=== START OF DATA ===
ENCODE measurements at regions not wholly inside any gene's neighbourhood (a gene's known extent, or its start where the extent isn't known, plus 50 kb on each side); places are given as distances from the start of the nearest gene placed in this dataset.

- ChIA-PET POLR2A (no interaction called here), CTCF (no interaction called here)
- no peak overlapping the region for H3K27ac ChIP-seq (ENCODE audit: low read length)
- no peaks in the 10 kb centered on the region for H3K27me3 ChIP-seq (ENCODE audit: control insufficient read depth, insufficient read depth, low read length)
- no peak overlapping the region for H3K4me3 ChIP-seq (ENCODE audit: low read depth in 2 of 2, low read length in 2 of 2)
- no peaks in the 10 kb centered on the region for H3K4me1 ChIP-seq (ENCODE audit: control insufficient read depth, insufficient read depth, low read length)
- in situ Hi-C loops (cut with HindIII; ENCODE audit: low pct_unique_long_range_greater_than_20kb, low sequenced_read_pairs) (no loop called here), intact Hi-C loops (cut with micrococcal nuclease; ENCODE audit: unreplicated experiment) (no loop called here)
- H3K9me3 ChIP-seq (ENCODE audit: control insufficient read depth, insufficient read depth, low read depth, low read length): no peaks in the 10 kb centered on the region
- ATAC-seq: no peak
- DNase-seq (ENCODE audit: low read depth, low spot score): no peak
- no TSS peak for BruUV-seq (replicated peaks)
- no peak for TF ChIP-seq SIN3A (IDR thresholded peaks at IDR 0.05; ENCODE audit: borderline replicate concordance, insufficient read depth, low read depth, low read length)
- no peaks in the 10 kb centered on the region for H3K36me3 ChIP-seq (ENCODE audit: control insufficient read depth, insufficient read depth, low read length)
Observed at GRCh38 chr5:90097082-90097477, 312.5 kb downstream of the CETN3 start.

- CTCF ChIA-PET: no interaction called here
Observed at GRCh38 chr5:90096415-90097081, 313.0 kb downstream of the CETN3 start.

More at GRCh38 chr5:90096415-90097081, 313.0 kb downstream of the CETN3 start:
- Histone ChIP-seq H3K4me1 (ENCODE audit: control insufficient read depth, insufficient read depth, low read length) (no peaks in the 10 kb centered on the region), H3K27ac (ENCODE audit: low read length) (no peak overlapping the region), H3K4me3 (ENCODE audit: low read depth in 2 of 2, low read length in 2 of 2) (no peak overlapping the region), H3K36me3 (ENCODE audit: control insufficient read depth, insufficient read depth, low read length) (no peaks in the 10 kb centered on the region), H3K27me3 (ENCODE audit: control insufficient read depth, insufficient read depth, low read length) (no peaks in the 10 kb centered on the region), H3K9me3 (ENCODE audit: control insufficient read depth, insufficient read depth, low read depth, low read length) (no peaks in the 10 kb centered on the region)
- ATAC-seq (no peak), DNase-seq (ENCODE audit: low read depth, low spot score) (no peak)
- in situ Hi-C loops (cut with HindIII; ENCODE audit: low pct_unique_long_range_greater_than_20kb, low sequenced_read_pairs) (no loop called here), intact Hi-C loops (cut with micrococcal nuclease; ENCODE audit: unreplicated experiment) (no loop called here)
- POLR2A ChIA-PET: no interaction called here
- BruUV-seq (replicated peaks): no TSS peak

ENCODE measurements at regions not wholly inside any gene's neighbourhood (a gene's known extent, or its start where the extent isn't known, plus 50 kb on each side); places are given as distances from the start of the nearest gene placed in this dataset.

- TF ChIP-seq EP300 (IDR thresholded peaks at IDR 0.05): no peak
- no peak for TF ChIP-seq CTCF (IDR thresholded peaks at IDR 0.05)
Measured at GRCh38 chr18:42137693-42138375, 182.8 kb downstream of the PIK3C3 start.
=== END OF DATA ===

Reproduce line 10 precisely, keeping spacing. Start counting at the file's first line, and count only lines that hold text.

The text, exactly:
- DNase-seq (ENCODE audit: low read depth, low spot score): no peak